Do you know what Boop Ransomware is?
If you value your personal files, you want to create copies of them. Copies are important because if Boop Ransomware or another similar infection manages to invade your operating system, you want to have a backup plan. If you are currently dealing with this malware, and you have copies, your main concern should be how you are going to remove Boop Ransomware. Afterward, you can use the copies to replace the files that this malware is capable of corrupting. Although it does not delete them, it changes their data to ensure that you cannot read them, and that might be just as bad. Hopefully, you can get rid of the threat and replace your files, but that is not all. You also need to rethink Windows security because, obviously, something is not right.
You might have launched Boop Ransomware yourself. Did you know that? The launcher of this malware can hide within software bundles, spam emails, and misleading advertisements. A cleverly worded message or the name of an attractive program could be used to trick you into executing the first file that, eventually, drops the payload of the actual ransomware. This is not a unique way to enter Windows operating systems. In fact, the clones of Boop Ransomware (e.g., Geno Ransomware, Usam Ransomware, or Odgo Ransomware, all of which are from the STOP Ransomware family) are likely to attack in the same way. It looks like the same attackers stand behind these threats (at least the mentioned clones), and if that is the case, they must be experienced enough to know how to successfully deploy ransomware. Obviously, if security tools are set in place, this malware should not infiltrate successfully.Boop Ransomware screenshot
Scroll down for full removal instructions
If Boop Ransomware is successful at invading your operating system, it quickly encrypts files (the “.boop” extension reveals which ones were encrypted) and also drops a file called “_readme.txt.” The message within the file is meant to convince you to pay a ransom of $490. If money is not a problem, you might rush into following the instructions introduced via the message. The first step is sending an email to the attackers, and you are incentivized to do that with an offer of having one file decrypted for free. Whatever you do, think before emailing email@example.com or firstname.lastname@example.org. If you contact the attackers using a regular email account, you can expect it to be flooded with spam and misleading messages in the future. And what about the ransom? We don’t believe that you would be given a decryptor in the end, and that is why we don’t recommend contacting the attackers at all. We suggest that you focus on deleting Boop Ransomware instead.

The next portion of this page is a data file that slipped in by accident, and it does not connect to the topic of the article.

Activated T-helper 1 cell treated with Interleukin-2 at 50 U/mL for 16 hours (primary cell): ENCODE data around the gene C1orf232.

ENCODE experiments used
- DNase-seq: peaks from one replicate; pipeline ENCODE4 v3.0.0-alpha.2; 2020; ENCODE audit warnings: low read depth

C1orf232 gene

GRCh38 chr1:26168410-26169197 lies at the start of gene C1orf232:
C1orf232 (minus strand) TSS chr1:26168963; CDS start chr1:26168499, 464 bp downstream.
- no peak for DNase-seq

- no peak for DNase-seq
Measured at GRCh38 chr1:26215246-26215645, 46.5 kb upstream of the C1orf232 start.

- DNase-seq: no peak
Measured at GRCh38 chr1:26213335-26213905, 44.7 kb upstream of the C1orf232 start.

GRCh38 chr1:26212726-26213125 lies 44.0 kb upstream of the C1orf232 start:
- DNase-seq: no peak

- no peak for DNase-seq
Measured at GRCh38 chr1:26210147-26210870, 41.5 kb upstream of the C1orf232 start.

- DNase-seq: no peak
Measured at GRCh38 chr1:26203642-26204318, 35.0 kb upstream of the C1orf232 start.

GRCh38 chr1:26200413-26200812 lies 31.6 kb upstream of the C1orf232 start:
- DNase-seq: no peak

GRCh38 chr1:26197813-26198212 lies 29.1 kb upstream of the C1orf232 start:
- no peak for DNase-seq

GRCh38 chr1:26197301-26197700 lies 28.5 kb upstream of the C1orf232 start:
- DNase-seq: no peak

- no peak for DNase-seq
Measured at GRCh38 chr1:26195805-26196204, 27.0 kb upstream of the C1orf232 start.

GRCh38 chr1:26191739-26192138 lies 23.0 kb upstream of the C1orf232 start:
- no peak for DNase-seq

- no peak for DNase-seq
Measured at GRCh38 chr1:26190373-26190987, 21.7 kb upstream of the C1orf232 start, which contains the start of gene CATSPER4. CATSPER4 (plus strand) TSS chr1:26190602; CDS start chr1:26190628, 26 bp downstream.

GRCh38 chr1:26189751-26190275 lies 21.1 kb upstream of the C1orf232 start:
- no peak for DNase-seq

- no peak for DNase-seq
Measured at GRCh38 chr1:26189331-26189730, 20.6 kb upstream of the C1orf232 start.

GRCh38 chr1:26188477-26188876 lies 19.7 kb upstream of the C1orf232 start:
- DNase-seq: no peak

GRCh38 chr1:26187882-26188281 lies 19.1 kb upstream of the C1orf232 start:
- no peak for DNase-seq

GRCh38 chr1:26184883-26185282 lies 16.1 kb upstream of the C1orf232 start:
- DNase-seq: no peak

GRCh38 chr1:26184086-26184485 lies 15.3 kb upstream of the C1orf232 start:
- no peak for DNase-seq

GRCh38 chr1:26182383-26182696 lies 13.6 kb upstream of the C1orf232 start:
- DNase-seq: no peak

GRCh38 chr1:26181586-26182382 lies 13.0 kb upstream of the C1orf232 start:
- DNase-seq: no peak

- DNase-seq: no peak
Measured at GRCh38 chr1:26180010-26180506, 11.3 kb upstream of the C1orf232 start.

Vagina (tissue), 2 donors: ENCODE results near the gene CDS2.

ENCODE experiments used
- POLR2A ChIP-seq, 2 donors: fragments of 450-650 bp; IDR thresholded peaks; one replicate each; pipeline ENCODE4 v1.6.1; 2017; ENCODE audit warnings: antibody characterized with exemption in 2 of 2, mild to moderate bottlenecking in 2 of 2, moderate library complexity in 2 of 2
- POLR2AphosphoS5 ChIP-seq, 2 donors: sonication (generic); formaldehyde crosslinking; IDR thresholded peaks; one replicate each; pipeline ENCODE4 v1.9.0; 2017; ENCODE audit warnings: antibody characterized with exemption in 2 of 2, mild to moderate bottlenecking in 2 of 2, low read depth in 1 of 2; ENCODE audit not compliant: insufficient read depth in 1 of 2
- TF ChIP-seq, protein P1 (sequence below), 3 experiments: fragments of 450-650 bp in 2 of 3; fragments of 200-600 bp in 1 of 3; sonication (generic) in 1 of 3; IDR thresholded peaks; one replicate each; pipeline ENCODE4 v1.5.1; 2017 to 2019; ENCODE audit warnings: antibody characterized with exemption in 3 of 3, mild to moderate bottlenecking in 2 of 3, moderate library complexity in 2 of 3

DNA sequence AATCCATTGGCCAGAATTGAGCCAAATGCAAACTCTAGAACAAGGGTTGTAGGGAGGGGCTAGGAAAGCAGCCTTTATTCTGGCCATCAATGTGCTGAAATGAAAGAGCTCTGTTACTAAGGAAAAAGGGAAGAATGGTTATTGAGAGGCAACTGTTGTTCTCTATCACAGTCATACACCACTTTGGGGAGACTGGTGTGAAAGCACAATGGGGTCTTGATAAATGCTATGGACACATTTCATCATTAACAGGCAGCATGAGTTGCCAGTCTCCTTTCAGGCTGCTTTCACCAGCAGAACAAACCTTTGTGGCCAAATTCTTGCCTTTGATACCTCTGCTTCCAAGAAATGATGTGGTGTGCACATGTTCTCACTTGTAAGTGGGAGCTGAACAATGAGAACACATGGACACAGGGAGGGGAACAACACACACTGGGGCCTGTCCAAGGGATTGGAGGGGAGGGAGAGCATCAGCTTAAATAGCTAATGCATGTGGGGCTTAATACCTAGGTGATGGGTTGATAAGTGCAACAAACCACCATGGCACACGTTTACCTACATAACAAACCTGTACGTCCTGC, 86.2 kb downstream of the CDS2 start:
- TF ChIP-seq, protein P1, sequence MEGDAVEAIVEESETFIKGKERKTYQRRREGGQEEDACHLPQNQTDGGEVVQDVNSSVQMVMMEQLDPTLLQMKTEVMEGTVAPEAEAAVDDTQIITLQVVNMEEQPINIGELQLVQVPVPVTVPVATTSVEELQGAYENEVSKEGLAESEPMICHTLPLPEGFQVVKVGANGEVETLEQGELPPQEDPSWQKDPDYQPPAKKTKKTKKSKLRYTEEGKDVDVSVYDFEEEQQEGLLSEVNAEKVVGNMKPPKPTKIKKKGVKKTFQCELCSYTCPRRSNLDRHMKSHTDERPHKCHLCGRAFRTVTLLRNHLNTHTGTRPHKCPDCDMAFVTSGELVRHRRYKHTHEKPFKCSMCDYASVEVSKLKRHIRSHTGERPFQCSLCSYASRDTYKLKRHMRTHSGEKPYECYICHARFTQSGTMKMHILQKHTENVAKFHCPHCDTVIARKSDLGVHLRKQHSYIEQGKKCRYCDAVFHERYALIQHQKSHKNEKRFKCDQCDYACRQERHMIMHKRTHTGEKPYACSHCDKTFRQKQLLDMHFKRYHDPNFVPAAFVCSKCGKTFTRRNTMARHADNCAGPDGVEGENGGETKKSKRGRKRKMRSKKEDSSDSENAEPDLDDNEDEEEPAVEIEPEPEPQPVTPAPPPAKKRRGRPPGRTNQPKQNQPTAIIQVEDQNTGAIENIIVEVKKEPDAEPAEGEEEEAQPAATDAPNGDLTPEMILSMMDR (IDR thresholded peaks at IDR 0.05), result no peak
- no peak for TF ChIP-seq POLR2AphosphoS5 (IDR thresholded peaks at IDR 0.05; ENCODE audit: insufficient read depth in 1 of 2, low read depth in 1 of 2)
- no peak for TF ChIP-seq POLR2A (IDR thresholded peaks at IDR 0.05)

Is it easy to delete Boop Ransomware manually? Only you can decide, as that depends on your previous experience, knowledge of malware, and skills. If you can remove the threat yourself using our guide, we hope that you can also replace the corrupted files with backup copies afterward. If that is not an option, look into using the free STOP Decryptor that might help in some cases. If you are unable to remove Boop Ransomware manually, why not give anti-malware software a try? After all, your system lacks protection, and so by installing this software, you will be solving two problems at once. Malware will be deleted, and your operating system will be safeguarded. Of course, even if your system is protected, you should continue creating backup copies of all important files just in case.
Remove Boop Ransomware
- Open File Explorer, which you can do by tapping Windows and E keys at the same time.
- Type %HOMEDRIVE% into the field at the top and tap Enter to access the directory.
- Delete the folder named SystemID (with PersonalID.txt inside) and the file named _readme.txt.
- Type %LOCALAPPDATA% into the field at the top and tap Enter to access the directory.
- Delete the folder with a malicious .exe file inside. The name of this folder is random, and it looks something like this: 0115174b-bd55-4caf-a89a-d8ff8132151f.
- Close File Explorer and then Empty Recycle Bin to complete the removal.
- Employ a legitimate malware scanner to check your system for leftovers or other threats.
In non-techie terms:
Although Boop Ransomware has a fun name, it is anything but fun. This malware encrypts files and then blatantly demands money in return for a decryption tool that, unfortunately, you are unlikely to receive anyway. The attackers want you to believe that as soon as the payment is made, the tool will be sent, but how can you trust them? It is all just a scam to get your money. Hopefully, you do not need to lose your files because you have backups for replacements. Or you can use a free decryptor successfully. In either case, you must delete Boop Ransomware first. Since doing that manually is not that easy, and it also does not solve the problem of Windows security, we recommend going with anti-malware software. After all, only a reliable security tool can ensure protection in the future.